If someone told you that the most optimistic book they’d read in a while was about human waste, you might think they were full of it. But to author Lina Zeldovich ’12JRN, “waste” is a misnomer. “That ugly, foul-smelling, disease-spreading substance is full of nutrients, particularly nitrogen, phosphorus, and potassium — the important building blocks for plants and all living things,” she writes. Yet by flushing this “treasure” away through miles of pipes, we’ve created huge problems: “The potent fertilizer we produce regularly … goes to fertilize all the wrong places: not the farm fields, but our rivers and lakes,” resulting in “depleted, barren soils in some places and overfertilized, stinky, dying creeks and marshes in others.”
Traveling as far as Chile, Madagascar, and Israel, Zeldovich goes in search of innovative ways to harness the power of poop. She meets scientists, inventors, and entrepreneurs and investigates an array of waterless toilets and biodigesters that convert feces into renewable energy (methane and carbon dioxide). Back in the US, she explores the life-saving potential of fecal transplants, told through the emotional story of a desperate and courageous Indiana couple.
Zeldovich, who grew up on a farm in Russia, laments the social and economic forces that have demonized dung and destroyed what was once a wholesome and natural recycling process. She recalls how her grandfather would empty the family septic tank with buckets and spread the “riches” over his strawberry patches — which resulted, over time, in black, fertile soil that yielded delicious fruit. It’s from this vantage that she traces the history of waste management, from the dung pits of early settlements to the communal latrines of the Romans (men used their togas to shroud themselves) to the eighteenth-century Japanese “night soil” merchants who collected household sludge to sell to farmers.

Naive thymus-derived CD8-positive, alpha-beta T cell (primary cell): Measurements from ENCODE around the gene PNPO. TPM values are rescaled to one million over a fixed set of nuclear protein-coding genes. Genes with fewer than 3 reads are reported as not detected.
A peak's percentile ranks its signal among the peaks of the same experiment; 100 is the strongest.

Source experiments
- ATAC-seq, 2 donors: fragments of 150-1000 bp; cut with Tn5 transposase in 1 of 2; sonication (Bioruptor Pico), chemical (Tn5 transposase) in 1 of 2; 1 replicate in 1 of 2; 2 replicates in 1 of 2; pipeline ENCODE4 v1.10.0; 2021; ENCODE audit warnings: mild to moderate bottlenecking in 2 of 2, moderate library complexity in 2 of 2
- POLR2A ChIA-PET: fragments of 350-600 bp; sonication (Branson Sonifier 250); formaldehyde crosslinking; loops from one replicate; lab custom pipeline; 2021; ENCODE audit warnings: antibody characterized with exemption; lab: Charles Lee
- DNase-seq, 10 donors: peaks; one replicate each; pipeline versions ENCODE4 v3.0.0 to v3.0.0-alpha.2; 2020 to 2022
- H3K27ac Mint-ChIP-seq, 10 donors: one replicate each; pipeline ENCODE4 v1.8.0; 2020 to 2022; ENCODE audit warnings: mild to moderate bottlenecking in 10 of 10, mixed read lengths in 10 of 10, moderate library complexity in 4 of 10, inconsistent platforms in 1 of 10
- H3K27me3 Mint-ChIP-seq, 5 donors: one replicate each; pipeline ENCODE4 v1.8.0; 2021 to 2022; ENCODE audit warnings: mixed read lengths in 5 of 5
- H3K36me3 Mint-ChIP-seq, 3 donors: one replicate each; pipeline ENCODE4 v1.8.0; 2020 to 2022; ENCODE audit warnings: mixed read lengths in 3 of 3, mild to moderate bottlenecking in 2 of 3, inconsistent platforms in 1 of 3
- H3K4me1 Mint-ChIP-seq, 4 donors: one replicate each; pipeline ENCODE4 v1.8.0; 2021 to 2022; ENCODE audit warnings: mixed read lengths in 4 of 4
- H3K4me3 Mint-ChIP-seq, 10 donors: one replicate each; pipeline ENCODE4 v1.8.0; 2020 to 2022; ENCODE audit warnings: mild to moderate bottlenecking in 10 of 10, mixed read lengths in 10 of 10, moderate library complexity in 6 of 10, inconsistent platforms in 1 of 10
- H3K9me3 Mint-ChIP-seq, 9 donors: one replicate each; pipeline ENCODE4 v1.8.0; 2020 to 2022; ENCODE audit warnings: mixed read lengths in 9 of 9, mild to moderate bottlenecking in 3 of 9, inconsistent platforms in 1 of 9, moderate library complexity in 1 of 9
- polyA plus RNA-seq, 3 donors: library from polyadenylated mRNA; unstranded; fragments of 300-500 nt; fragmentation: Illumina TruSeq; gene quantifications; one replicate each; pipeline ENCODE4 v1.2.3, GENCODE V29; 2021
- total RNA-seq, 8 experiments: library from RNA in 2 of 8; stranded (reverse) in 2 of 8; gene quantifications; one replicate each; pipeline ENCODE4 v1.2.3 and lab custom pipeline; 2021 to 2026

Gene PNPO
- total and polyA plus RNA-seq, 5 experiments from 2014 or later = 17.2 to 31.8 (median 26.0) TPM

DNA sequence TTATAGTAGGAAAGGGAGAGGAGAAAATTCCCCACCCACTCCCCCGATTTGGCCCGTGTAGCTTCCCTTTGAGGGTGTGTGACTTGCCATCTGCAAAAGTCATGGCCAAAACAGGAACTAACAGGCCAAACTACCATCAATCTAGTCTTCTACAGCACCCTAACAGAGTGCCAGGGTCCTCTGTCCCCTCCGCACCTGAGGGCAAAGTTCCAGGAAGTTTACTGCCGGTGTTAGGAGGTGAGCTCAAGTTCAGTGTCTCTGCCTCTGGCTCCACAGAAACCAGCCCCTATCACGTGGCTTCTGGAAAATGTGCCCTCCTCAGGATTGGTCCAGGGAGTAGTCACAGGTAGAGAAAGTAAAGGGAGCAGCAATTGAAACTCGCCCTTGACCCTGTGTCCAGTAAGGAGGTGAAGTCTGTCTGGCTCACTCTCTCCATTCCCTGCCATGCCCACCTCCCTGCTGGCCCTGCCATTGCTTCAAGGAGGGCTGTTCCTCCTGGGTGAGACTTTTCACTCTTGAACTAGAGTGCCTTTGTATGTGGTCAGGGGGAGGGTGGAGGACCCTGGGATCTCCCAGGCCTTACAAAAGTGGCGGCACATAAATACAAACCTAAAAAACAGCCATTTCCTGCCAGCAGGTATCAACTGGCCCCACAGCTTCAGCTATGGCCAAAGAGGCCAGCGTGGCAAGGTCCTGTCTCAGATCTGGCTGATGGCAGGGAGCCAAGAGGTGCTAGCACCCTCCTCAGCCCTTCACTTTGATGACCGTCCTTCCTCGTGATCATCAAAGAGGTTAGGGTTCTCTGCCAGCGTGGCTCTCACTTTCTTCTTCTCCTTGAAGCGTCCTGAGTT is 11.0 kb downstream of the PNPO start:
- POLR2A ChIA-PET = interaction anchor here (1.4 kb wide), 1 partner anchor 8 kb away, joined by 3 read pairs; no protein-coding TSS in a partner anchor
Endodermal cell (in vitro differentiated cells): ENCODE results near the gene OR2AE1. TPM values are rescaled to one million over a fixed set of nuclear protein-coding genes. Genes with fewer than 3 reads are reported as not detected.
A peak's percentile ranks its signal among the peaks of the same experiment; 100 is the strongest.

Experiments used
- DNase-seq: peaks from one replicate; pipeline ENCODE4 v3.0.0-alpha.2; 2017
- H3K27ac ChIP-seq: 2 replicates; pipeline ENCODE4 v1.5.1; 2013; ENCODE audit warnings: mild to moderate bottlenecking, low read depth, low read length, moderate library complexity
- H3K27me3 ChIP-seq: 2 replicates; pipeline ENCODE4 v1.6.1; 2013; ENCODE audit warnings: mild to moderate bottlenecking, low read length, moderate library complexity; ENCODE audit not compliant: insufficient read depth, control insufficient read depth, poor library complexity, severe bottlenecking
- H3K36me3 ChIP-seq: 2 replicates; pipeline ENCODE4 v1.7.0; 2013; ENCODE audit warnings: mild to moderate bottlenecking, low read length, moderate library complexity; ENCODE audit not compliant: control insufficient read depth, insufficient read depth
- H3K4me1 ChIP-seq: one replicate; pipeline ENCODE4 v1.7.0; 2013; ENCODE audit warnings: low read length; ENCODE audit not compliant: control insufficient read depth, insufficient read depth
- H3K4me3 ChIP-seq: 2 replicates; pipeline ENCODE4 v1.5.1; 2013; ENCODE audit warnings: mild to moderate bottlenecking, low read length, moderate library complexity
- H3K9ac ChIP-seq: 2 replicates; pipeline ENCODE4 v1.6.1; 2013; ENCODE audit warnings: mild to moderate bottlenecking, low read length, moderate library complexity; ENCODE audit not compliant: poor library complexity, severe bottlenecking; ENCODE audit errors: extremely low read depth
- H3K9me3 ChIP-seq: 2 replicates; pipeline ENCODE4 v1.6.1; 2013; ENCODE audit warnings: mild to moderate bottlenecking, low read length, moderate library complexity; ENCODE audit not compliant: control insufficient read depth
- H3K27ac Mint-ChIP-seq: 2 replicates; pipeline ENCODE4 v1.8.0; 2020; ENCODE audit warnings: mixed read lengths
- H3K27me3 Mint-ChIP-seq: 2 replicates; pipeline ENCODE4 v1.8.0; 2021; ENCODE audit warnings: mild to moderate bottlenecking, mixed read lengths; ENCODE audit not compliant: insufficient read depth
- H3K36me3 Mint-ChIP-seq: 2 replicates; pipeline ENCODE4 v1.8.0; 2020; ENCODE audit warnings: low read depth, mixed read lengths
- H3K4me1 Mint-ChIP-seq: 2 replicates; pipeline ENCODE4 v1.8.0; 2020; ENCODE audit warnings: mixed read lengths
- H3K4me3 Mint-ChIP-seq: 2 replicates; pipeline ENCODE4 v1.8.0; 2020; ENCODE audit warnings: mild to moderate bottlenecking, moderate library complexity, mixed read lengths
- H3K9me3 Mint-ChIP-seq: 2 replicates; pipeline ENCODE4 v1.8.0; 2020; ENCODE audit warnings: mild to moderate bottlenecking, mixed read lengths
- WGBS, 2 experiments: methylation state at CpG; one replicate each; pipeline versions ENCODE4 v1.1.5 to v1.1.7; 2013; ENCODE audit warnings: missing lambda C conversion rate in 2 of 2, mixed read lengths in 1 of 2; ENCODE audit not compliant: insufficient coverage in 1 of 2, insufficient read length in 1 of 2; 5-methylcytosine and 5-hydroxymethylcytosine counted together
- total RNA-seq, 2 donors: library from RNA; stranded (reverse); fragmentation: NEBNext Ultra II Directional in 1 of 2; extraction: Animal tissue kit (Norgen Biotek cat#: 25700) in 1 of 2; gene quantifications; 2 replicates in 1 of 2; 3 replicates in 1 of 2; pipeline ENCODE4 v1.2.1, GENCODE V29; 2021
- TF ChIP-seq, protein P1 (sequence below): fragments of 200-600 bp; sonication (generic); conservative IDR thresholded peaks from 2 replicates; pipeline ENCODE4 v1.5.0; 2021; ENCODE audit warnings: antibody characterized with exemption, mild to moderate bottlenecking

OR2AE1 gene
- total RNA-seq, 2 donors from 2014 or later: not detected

But two later developments — the discovery of microbes and the advent of synthetic fertilizer — changed everything, Zeldovich writes. “We destroyed the organic goodness we produced, and we forged synthetic fertilizers to grow our crops … At the same time, the developing countries kept struggling with disease outbreaks and other sanitation issues stemming from fecal contamination of drinking water. It seemed that neither world could get its shit right.”
For those who like thematic unity between their lives and books — reading Death in Venice while in Venice, for instance — The Other Dark Matter should make perfect bathroom reading. (Certainly it should not be consumed over lunch.) And while some of the technical passages about the biological processes of bacteria and the engineering complexities of tomorrow’s toilets can be hard to digest, Zeldovich softens things with humor and humanity. In writing a primer on poop and its possibilities, the author performs a much larger function: destigmatizing a vital biological product that has long gotten a bum rap.